To the Cynic and Stoic philosophers of Paul’s day autarkeia (sufficiency) meant independence from people and circumstances. They viewed such independence as essential to true happiness. But the believer’s sufficiency does not come from independence from circumstances but rather from dependence on God. As Paul wrote to the Philippians, “My God will supply all your needs according to His riches in glory in Christ Jesus” (Phil. 4:19).

The reason God gives back to those who give is not, as prosperity teachers falsely imply and exemplify, so people can consume it on their own desires with bigger cars, homes, and jewels. God supplies them so they will have an abundance for every good deed. The Lord will fully supply cheerful givers with what they need to use for what is good work to the honor of the Lord. He constantly replenishes what they expend so the cycle of giving and ministering to others can continue. Generous givers are the people whose lives are most full of righteous deeds.[2]

For God is able to make all grace abound toward you, so that in everything you may always have enough of everything and you may abound in every good work.

Power. “For God is able to make all grace abound toward you.” Here are two preliminary observations:

First, in the preceding verse Paul teaches that God is love, and in the present verse that God is all-powerful. That is, God expresses his love to his people through his power.

Next, throughout this verse the concept all appears five times: all, everything, always, everything, and every. With this concept, Paul attempts to describe God’s infinite goodness and greatness.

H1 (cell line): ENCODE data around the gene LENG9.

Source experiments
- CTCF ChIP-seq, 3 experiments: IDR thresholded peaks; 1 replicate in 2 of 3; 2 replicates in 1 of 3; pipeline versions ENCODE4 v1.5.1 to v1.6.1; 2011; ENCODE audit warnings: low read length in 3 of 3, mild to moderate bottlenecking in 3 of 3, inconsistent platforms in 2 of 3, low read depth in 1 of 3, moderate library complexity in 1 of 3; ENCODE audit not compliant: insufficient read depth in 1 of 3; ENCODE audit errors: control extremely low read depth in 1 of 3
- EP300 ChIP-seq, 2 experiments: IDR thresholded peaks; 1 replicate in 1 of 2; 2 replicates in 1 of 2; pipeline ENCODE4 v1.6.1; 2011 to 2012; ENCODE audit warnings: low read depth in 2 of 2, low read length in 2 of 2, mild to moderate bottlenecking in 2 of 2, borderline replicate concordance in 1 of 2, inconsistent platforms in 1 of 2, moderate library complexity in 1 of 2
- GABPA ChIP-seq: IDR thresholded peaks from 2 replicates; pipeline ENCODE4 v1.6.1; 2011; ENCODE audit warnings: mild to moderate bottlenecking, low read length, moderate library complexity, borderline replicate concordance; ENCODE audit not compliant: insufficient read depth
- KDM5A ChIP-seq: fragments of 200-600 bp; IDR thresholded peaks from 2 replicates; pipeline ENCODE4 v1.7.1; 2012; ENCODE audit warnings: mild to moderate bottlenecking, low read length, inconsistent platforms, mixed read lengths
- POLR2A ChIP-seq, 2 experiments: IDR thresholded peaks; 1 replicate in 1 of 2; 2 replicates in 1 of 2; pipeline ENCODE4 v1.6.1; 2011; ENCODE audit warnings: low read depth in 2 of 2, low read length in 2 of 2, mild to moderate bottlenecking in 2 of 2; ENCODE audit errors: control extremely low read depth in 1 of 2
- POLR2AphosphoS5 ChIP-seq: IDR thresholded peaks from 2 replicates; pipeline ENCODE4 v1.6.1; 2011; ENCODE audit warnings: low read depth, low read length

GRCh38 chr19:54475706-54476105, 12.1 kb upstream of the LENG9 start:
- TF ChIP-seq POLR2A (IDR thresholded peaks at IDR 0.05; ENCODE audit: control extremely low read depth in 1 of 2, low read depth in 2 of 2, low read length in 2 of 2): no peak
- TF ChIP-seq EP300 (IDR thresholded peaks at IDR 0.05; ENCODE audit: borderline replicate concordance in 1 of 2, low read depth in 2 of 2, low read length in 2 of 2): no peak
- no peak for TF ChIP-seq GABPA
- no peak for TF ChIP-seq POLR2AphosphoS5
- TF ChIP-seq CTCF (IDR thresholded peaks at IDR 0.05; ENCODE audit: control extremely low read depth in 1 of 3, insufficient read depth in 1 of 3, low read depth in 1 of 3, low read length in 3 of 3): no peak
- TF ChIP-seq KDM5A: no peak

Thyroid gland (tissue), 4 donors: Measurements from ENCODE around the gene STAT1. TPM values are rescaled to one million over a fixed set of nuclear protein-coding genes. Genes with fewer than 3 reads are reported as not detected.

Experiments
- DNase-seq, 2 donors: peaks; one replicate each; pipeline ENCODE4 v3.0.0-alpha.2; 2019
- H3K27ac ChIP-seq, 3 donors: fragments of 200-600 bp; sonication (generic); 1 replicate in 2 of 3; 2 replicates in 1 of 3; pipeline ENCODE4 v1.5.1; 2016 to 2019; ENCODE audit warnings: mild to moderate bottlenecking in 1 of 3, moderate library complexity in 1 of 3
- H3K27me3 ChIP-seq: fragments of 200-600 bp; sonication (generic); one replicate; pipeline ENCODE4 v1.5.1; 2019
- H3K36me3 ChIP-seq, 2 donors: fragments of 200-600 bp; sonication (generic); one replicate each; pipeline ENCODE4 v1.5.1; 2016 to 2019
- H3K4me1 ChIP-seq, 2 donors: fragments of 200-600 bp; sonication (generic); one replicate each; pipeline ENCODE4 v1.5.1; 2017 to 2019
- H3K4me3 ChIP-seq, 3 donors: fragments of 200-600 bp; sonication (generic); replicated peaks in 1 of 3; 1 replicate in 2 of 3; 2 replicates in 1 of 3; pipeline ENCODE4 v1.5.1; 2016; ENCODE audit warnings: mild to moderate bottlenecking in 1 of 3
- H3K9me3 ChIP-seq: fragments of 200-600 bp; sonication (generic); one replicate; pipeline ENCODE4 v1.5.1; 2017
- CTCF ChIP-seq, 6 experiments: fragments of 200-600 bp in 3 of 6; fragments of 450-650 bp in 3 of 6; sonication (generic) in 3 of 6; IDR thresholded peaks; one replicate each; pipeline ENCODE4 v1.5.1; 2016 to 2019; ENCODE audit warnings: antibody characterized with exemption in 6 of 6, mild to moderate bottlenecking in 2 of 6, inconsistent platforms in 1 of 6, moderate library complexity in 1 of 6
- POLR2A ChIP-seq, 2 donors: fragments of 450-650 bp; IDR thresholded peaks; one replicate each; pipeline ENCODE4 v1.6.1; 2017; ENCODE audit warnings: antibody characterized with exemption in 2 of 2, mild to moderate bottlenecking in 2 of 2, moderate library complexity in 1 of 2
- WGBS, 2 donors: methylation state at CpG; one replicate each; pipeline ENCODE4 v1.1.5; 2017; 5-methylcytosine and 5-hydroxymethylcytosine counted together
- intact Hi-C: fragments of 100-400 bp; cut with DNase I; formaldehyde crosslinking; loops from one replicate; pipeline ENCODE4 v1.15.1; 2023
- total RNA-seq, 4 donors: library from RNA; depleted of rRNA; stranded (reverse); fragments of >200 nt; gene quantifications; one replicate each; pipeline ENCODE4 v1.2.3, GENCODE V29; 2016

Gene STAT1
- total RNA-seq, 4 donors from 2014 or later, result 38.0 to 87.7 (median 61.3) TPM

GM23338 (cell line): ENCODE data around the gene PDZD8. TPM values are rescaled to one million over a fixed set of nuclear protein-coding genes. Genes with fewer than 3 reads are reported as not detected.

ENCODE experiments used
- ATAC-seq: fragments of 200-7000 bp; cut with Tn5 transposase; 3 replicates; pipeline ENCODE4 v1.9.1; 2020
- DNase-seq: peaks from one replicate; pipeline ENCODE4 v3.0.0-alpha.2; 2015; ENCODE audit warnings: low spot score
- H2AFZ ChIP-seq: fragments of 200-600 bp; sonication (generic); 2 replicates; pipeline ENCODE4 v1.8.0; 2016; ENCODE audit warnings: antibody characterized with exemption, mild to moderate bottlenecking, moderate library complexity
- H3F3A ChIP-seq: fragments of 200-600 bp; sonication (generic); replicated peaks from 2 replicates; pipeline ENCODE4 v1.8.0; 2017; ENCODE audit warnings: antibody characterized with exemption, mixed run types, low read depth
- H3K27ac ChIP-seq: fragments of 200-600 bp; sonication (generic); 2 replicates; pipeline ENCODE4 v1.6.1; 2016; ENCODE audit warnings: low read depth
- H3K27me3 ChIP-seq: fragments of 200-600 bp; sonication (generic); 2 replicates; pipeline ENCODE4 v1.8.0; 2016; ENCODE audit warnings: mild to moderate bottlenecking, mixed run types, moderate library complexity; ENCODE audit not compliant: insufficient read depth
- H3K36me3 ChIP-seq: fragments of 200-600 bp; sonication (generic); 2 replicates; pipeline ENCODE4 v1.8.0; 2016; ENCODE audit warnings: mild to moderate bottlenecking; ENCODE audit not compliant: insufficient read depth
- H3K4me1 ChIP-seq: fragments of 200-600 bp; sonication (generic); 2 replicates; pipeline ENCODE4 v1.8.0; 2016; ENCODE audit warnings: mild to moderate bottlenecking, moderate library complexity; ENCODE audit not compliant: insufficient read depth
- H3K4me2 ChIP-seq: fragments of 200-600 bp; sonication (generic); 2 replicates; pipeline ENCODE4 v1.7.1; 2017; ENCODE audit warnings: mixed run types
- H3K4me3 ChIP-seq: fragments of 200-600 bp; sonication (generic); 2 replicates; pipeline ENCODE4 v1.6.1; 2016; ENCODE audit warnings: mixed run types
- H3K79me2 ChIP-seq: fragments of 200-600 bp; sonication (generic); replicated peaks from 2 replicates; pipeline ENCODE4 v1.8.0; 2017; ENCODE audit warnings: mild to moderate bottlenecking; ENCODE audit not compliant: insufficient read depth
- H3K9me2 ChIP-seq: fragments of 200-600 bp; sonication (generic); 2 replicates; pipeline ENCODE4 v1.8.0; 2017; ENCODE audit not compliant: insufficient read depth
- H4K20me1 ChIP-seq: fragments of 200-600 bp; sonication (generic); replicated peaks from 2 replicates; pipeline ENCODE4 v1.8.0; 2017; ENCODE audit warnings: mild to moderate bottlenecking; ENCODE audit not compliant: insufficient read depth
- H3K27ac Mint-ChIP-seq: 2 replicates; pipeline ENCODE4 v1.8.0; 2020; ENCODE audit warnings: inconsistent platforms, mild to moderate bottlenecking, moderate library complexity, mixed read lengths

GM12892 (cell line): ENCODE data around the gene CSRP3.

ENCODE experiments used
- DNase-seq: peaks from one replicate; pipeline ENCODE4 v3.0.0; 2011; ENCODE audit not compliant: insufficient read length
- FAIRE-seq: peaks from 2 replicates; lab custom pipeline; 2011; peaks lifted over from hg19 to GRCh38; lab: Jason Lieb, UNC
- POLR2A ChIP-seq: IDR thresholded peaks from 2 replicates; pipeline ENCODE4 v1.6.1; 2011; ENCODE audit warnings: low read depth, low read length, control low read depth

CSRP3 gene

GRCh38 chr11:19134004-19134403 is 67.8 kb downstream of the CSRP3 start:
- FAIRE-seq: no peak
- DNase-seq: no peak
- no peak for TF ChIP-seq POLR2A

The first item Paul discusses is that God has power “to make all grace abound toward you.” God is involved in all the intricacies of a person’s life, even in the decision one makes to give for a certain cause. Paul wrote that the Macedonians received God’s grace so that their decision to give resulted in a wealth of generosity (8:2). In the service of the Lord grace begets grace, although the believer’s grace in joyful giving can hardly be compared with God’s abounding grace to the believer. God showers his love on the joyful donor, who is unable to match God’s grace. He grants the gift of salvation, spiritual gifts, the fruits of the Spirit, and innumerable material blessings. In conclusion, all the spiritual and physical gifts are included in the word grace. The Corinthians were fully aware of Paul’s teaching on this point (see, e.g., 1 Cor. 1:4–7; 12; 2 Cor. 4:15; 6:1).